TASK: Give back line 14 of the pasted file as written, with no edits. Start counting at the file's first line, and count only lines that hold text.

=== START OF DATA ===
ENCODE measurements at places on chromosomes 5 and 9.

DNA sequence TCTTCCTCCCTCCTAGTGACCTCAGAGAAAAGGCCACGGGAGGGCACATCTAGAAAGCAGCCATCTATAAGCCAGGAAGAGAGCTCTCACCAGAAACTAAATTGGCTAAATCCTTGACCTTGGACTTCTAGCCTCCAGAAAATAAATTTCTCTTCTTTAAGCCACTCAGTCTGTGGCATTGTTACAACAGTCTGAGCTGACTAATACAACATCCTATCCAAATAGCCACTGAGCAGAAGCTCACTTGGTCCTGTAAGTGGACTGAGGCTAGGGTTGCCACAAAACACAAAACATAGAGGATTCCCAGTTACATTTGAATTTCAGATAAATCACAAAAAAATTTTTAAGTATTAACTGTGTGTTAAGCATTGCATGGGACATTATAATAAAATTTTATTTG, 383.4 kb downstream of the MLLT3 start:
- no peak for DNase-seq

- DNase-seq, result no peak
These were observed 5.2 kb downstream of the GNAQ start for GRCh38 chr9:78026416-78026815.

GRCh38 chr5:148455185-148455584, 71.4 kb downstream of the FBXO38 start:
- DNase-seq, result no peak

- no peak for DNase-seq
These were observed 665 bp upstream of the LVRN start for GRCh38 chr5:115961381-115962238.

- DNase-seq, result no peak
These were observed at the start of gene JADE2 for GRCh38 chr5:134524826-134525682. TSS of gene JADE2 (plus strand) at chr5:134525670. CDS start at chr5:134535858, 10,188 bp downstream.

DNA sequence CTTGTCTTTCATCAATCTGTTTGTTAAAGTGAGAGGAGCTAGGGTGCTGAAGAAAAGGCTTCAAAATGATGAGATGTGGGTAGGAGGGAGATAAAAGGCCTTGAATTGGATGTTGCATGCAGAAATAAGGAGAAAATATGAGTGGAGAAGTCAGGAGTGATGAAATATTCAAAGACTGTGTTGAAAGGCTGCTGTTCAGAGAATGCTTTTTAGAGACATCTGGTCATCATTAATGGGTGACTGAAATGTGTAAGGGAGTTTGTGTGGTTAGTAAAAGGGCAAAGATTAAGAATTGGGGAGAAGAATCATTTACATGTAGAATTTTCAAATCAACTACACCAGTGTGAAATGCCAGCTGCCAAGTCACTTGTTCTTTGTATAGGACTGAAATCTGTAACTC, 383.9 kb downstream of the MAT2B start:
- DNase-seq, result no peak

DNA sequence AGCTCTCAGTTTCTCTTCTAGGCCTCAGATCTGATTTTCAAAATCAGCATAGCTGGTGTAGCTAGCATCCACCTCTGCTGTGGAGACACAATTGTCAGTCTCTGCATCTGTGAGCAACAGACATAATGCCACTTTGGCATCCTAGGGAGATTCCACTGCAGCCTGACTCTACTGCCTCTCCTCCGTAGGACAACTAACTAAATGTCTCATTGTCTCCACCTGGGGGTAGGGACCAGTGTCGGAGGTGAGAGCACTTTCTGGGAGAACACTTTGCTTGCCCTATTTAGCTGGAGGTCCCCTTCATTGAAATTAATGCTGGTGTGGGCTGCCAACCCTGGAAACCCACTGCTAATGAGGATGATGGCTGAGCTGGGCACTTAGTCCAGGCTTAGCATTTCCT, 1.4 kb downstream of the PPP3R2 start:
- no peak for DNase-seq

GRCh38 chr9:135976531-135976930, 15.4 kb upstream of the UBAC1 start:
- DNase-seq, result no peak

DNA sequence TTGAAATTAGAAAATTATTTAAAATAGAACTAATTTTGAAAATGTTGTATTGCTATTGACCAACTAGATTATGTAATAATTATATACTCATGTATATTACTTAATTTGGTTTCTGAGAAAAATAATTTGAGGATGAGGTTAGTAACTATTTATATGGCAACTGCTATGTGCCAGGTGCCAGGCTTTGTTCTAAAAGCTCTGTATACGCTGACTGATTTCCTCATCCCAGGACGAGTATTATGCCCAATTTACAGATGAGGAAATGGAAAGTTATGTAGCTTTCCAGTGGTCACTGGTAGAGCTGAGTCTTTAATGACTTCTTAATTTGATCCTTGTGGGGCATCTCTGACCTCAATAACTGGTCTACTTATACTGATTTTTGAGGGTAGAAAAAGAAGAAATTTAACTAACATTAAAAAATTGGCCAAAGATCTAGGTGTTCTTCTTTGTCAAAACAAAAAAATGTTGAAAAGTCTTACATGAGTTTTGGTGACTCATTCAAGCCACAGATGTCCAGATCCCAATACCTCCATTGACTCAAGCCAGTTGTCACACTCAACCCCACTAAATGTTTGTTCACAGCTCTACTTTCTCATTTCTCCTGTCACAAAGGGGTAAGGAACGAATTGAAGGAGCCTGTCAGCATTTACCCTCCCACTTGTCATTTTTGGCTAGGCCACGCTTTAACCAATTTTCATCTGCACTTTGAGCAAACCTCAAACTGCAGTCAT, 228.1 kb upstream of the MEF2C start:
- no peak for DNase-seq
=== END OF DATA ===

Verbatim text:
DNA sequence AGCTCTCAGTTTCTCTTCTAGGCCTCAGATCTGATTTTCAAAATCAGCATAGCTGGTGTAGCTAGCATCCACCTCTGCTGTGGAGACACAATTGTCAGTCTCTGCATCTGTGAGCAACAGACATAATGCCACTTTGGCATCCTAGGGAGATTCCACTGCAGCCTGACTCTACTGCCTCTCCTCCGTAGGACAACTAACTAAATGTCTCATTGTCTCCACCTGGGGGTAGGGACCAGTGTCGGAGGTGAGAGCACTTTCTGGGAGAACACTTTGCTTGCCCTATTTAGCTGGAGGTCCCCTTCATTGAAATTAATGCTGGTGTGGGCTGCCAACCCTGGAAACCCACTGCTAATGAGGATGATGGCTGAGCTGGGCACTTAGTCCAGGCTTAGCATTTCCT, 1.4 kb downstream of the PPP3R2 start: